It has been argued that the Brazilian Tax System is complex, expensive, economically inefficient, and socially unfair. Data from the Brazilian National Accounting System show that the total tax burden in Brazil mounted to 33.4% of GDP in 2001. From this total, 68.06% was appropriated by the federal government, 27.48% by the states, and 4.46% by the municipal governments. The share of indirect taxes in the total tax burden in the Brazilian economy in 2001 was 69.85%, while direct taxes accounted for 30.15%. These numbers highlight the importance of indirect taxes on the Brazilian economy. The main indirect tax is the ICMS, a state value added tax, which accounts for 23.45% of total tax burden in Brazil in 2001. This distribution remained fairly stable until 2009, as can be seen in Gobetti and Orair (2010).3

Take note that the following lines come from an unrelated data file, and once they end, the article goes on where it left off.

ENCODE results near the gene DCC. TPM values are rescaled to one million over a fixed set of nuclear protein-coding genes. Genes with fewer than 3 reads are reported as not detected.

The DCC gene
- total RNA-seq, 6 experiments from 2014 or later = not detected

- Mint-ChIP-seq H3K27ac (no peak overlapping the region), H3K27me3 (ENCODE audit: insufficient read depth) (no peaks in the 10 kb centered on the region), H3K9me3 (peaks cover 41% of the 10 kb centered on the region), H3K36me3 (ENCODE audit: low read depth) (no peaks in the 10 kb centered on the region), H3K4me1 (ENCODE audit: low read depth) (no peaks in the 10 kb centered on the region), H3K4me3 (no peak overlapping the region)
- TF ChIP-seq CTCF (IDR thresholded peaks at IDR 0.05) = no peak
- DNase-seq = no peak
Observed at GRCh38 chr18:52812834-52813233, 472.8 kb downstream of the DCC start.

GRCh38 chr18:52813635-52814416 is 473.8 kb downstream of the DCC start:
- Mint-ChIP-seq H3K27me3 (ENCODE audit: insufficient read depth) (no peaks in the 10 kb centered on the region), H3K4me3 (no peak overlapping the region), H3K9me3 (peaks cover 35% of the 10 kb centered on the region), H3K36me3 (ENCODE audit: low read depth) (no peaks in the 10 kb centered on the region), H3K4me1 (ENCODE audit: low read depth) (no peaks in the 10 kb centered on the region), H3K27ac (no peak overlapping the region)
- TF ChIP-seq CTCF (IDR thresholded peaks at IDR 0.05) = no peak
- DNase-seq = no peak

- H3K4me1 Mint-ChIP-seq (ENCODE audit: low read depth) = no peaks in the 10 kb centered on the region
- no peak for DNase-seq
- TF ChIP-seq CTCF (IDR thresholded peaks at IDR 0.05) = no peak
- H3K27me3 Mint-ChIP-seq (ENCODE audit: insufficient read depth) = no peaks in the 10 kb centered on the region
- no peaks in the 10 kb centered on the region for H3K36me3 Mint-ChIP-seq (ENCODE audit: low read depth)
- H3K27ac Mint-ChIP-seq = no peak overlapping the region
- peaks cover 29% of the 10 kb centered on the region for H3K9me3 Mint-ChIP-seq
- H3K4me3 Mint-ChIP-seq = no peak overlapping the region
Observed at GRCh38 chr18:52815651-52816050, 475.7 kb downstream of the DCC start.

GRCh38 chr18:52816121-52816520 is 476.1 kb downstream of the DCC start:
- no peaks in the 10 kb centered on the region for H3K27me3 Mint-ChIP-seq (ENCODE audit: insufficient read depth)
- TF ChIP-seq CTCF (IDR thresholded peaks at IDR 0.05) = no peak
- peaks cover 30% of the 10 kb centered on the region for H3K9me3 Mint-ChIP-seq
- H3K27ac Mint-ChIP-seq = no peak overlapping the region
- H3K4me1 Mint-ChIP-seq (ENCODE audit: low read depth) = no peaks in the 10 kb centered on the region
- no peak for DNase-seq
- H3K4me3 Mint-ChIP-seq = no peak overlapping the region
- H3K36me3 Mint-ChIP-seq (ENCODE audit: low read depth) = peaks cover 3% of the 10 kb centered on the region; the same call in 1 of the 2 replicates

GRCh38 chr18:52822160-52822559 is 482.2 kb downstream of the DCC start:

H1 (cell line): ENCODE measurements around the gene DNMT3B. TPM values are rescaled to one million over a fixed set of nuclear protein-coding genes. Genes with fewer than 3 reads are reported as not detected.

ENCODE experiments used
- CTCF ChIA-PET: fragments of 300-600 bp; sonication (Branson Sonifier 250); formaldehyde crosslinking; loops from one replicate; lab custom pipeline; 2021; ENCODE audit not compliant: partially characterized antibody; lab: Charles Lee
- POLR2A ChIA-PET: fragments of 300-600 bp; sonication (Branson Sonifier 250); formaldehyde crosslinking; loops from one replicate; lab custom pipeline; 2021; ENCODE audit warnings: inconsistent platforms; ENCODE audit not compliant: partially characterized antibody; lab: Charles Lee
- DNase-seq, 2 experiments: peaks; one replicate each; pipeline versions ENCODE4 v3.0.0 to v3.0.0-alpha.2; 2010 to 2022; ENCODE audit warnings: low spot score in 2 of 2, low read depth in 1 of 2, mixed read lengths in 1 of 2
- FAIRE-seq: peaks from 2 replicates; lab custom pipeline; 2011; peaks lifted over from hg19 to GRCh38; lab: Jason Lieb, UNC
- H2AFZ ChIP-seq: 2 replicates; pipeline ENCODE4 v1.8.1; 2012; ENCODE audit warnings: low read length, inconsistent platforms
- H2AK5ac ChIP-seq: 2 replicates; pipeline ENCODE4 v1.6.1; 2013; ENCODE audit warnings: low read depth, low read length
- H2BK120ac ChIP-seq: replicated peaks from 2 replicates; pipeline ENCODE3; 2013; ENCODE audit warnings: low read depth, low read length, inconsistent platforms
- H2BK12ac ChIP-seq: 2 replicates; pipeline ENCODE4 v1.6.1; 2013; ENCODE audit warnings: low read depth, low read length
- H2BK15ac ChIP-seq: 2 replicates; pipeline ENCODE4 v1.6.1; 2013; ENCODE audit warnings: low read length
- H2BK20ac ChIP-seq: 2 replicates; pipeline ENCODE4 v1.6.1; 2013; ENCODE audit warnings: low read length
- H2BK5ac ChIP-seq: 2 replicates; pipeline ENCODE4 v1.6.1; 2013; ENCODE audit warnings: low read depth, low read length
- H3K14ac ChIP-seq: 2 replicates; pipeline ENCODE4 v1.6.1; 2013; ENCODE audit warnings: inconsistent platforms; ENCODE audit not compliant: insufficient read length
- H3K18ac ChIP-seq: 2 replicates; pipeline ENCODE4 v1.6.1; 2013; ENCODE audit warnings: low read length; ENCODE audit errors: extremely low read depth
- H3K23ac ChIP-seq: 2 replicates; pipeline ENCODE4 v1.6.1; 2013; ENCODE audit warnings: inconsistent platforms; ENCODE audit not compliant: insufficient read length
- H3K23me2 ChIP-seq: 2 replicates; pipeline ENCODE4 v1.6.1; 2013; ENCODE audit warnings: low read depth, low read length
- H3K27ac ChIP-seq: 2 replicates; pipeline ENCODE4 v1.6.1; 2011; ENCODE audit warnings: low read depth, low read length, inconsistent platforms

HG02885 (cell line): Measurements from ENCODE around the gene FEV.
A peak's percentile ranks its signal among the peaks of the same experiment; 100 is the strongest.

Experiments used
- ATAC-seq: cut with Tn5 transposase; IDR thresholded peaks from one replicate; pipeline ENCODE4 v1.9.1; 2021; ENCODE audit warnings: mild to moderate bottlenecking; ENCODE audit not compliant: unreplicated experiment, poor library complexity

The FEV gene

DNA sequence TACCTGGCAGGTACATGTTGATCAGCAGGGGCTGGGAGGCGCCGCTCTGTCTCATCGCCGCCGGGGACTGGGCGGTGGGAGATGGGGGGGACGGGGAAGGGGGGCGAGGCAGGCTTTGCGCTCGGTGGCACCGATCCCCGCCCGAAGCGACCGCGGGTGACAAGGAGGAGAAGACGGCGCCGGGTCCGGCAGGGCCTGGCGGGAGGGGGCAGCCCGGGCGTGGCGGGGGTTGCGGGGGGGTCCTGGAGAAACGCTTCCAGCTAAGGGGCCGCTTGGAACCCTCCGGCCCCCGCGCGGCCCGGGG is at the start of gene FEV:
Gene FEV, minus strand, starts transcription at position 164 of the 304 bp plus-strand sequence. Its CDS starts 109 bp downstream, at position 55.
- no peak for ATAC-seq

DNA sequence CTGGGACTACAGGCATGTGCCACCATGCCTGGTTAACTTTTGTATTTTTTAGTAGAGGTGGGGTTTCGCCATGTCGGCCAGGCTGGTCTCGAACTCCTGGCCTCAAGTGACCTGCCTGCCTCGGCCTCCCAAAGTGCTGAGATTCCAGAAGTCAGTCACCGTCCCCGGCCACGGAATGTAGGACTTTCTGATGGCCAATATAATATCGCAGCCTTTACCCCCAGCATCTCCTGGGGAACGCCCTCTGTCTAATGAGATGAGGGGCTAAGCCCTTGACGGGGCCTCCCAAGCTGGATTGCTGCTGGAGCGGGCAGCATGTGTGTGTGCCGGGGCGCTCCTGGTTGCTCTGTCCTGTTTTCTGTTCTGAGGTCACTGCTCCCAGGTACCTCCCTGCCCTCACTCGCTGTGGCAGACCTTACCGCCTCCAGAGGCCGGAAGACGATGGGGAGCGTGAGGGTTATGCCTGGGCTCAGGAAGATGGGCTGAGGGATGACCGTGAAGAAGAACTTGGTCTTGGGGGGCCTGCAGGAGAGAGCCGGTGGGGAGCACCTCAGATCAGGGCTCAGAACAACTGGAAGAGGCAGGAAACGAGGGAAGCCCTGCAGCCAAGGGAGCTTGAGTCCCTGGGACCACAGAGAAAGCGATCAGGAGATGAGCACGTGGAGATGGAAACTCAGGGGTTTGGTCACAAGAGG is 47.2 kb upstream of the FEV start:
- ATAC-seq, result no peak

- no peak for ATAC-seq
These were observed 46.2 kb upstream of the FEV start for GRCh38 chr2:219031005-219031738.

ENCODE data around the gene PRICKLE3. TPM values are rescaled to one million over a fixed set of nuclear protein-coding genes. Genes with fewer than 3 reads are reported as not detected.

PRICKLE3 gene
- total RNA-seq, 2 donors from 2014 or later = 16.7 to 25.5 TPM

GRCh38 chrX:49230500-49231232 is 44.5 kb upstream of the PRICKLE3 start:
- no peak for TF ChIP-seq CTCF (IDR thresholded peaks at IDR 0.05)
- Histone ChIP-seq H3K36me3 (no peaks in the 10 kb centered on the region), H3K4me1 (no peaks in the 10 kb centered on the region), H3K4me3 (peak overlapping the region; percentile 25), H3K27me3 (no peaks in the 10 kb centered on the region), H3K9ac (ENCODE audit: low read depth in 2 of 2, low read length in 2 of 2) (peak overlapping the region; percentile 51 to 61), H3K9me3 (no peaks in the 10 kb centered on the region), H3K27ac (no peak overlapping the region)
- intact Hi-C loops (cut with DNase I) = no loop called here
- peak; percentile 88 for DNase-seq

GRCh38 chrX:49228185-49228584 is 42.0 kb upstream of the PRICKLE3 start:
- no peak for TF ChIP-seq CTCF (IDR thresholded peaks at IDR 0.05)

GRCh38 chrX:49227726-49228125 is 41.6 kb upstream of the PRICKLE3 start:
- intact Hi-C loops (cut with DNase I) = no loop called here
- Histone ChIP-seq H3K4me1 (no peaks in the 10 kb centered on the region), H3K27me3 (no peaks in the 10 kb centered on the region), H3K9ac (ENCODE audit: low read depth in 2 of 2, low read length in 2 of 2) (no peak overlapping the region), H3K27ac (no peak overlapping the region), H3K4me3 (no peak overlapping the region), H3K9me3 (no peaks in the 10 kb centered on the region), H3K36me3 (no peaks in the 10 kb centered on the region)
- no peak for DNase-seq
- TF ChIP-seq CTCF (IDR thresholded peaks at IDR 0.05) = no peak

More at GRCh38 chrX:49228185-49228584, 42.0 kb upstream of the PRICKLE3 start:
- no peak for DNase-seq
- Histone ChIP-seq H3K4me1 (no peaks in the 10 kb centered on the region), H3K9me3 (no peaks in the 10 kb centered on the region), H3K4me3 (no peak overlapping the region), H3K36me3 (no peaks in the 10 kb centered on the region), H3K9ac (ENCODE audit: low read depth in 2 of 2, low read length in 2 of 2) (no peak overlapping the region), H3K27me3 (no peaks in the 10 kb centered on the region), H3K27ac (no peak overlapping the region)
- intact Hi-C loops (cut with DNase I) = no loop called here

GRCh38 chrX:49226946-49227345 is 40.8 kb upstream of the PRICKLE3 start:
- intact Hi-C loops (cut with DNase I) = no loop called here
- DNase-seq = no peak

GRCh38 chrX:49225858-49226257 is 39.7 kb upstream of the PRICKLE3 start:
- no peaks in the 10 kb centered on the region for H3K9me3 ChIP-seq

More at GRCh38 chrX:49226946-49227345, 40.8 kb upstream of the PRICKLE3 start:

In terms of regional distribution, the poorer states in North and Northeast Brazil pay proportionately more indirect than direct taxes (respectively 5% and 15% of total indirect taxes, compared to 3% and 10% of total direct taxes). The richer Southeast states, on the contrary, pay proportionately more direct taxes (65% of the total) compared to indirect taxes (57% of the total). The incidence of these indirect taxes on food raises concerns about its impact on poverty.